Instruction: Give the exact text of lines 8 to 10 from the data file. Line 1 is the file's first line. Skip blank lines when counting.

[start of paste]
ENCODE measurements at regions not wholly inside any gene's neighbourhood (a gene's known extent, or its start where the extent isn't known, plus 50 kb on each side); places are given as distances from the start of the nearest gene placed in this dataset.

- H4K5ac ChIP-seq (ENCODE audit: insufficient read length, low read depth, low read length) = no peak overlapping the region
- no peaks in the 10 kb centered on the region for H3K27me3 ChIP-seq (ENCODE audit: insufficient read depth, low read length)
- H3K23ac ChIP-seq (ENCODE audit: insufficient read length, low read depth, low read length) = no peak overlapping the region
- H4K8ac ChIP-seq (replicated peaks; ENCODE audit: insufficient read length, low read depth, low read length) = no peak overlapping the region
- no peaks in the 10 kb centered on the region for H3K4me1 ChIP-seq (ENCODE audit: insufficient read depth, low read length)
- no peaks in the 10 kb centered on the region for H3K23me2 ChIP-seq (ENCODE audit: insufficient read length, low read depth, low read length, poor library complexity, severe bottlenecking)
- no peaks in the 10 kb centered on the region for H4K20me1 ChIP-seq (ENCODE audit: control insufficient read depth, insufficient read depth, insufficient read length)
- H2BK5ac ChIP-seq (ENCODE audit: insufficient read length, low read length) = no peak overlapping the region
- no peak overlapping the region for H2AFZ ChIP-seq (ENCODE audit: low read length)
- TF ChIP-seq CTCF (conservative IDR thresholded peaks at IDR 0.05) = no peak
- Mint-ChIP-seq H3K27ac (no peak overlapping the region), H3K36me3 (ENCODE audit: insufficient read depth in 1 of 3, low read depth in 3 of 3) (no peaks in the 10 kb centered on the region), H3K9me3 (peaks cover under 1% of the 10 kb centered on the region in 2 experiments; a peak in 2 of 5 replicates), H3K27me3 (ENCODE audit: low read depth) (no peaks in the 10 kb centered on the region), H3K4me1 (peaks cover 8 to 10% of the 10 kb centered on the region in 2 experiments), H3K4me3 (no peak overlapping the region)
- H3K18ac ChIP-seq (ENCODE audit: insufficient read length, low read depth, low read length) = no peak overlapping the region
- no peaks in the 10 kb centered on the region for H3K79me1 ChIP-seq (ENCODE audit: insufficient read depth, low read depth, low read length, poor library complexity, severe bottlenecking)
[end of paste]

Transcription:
- no peaks in the 10 kb centered on the region for H4K20me1 ChIP-seq (ENCODE audit: control insufficient read depth, insufficient read depth, insufficient read length)
- H2BK5ac ChIP-seq (ENCODE audit: insufficient read length, low read length) = no peak overlapping the region
- no peak overlapping the region for H2AFZ ChIP-seq (ENCODE audit: low read length)